5 reasons housing prices to keep falling

Tim Hannon

Conrad Capital Group

The current 25-year credit cycle has seen Australian household leverage rates move to record levels versus all other developed markets. This degree of leverage is unprecedented in Australian history and is often a precursor to a major housing correction. 

We have had significant concerns about the sustainability of the credit-driven boom of the Australian residential market, which we set out in a report published on Livewire in 2016.  

High leverage is not enough to cause a housing correction. It also requires credit growth to flatten out and turn negative, and we think we are seeing the early signs of this.

Our negative view is coming from our current observations of tightening credit conditions in Australia, coupled with a moderation in buyer demand as house prices have started to soften.

The chart below shows the close correlation of credit growth and growth.  Credit drives housing prices…

 Five reasons we believe credit growth will continue to slow

Our view is future credit growth will continue to slow because banks have tightened lending standards in response to the recent Royal Commission. Very simply, it is more difficult for borrowers to get a loan. Here are five reasons we expect credit growth to keep slowing. 

1. More rigorous assessment of borrower expenses

Banks will start to use more realistic expense standards in assessing new loans – they have not been doing this previously. The average household spends around $75k per annum, but banks have been using $32-35k for over 75% of borrowers. Once banks adjust to factor in higher living expenses, they will not be able to lend as much. 

We estimate a drop in borrowing capacity of 10-20%, with a risk of larger declines if banks start to verify actual household expenses for a large portion of borrowers.

2. Setting maximum borrowing levels versus income

The bank regulator, APRA, has directed banks to implement limits on the proportion of new lending at “very high debt-to-income” (DTI) levels of greater than six times (>6x).

While APRA indicated it will allow the banks to set these limits based on their own risk assessment and judgement, APRA’s description of >6x DTI as “very high” suggests APRA is over time targeting a material reduction in the proportion of new lending at high debt-to-income levels.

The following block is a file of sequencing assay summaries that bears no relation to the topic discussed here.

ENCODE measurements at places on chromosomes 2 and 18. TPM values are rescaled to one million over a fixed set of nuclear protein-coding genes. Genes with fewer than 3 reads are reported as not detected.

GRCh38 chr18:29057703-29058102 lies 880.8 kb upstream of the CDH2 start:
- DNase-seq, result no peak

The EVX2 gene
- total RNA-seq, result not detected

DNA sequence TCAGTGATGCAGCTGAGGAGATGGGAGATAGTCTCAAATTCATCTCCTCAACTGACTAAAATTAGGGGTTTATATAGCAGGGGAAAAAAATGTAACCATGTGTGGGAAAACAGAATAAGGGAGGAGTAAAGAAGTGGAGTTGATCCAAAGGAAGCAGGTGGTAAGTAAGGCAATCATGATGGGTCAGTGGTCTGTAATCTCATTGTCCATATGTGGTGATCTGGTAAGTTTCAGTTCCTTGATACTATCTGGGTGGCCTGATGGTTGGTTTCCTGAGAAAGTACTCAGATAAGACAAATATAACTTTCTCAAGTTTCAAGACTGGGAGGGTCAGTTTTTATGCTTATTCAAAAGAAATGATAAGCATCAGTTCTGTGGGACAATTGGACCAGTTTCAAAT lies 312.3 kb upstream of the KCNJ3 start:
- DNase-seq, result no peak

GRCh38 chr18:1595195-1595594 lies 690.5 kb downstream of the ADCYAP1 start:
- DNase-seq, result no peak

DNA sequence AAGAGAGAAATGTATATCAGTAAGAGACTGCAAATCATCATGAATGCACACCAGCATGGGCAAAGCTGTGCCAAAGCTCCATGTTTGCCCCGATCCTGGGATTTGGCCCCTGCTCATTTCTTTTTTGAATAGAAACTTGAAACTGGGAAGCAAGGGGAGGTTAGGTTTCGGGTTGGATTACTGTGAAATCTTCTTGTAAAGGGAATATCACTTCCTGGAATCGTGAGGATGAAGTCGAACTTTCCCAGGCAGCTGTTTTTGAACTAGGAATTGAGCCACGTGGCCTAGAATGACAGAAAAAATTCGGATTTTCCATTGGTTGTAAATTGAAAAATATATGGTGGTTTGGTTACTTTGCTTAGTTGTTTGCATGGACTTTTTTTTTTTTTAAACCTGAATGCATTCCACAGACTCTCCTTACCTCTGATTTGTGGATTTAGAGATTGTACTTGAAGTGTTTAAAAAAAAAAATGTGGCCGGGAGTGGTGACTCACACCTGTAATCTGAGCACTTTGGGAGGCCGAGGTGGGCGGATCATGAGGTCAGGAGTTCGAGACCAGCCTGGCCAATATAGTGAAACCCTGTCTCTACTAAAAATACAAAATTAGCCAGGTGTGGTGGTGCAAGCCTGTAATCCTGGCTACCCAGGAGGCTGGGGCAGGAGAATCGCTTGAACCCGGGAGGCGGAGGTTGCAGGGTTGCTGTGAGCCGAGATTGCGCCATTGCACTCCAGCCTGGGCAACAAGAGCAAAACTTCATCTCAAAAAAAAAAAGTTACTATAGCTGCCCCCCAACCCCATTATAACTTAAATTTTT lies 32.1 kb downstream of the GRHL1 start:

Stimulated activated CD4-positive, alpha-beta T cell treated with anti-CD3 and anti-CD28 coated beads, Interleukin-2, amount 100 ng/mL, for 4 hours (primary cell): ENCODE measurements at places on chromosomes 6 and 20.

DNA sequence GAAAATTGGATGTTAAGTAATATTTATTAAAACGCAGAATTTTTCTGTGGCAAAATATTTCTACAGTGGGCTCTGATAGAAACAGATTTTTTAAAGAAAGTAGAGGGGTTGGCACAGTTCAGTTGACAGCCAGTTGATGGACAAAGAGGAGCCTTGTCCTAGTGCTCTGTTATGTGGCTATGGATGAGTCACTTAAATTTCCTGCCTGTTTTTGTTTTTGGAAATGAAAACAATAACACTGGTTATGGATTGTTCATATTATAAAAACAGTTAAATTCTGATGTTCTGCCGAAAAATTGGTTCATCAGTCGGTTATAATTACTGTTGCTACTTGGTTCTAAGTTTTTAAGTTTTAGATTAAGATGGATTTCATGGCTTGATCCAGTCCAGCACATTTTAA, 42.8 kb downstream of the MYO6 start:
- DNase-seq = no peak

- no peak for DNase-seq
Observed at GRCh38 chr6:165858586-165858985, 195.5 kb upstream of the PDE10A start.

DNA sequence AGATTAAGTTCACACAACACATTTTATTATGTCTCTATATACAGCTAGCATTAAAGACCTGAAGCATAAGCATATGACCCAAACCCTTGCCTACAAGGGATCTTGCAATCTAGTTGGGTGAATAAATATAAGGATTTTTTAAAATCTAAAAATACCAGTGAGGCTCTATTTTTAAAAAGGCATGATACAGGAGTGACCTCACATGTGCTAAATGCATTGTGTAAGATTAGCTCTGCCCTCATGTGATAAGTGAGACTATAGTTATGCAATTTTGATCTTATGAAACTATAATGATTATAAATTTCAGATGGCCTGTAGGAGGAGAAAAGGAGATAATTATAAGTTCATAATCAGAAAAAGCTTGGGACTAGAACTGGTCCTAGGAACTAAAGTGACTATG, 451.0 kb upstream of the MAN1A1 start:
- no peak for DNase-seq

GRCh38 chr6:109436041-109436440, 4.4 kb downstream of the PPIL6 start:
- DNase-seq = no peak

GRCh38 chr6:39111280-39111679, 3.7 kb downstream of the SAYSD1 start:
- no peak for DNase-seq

The Household Income and Labour Dynamics in Australia (HILDA) survey suggests that a staggering 1/3 of loans (by $ value) have been made at a level that exceeds six times income. 

If APRA’s debt-to-income directive was to reduce new loans with >6x DTI to 10-15% of new lending, this would represent a material reduction in credit availability.

This is particularly so when it is considered that the two largest housing markets trade at a median house price to income of nine times in Sydney and eight times in Melbourne.

This means theoretically there is little debt capacity to purchase the circa $1 million median house price in Sydney or Melbourne for households on the average income.

3. Including all household liabilities

Banks have not necessarily included all liabilities of households when determining their ability to service debt, as banks have been reliant on borrowers to disclose their pre‑existing debt levels.

Comprehensive credit reporting is now being introduced that will see banks gain access to loan applicants’ pre-existing debt profiles across all Australian banks, and thus will no longer need to rely on borrower disclosure. This means banks will soon be able to take into consideration applicants’ pre-existing debt levels for all new loan applications. 

It is difficult to estimate the negative borrowing capacity impact.

4. Ability to service existing loans - interest-only cap

 Interest-only loans reached close to 40% of banks’ total mortgage balances, which is now in decline after APRA’s 30% cap on interest-only loans (as a % of flow) since the September quarter 2017.

The 30% interest-only cap means a significant number of interest-only loans will be forced to convert to principal & interest (P&I) once interest-only periods mature (typically 5‑years). Interest-only loans converted to P&I see monthly loan repayments increase by 30‑50%.

5. Chinese demand is falling 

Foreign, and mostly Chinese demand has represented at least 20% of new housing purchases, and it is not known what percentage of established housing.

It is becoming increasingly difficult to get capital out of China after recent authority crackdowns. 

Australia has also made it harder, by increasing stamp duty on foreign buyers and bank lending restrictions for applicants residing outside of Australia. 

Willingness to borrow is at an all-time low

In addition to tightening credit standards, sentiment towards residential real estate indicates that borrowers are also less willing to enter the market.

How are we positioned?

It is most likely that borrowers will do anything to keep their property and will cut spending on most categories ahead of not meeting loan repayments.

We assess the impact from tighter credit conditions are yet to be felt. The first impacts will be felt amongst construction companies, residential developers and retailers.

In anticipation of a slowing credit cycle, we are short a select basket of exposed companies across these sectors.

The banks will likely feel the hit later as broader consumer and employment shocks kick-start the impairment cycle. That won't stop them from de-rating in the interim on slowing revenue growth, rising costs and increasing regulatory risk.


 

Tim Hannon
Managing Director
Conrad Capital Group

Tim has 25 years’ experience in the investment and securities markets. Tim was a partner of Goldman Sachs and during his 16-year tenure at the firm had senior experience across all areas of equities investing.

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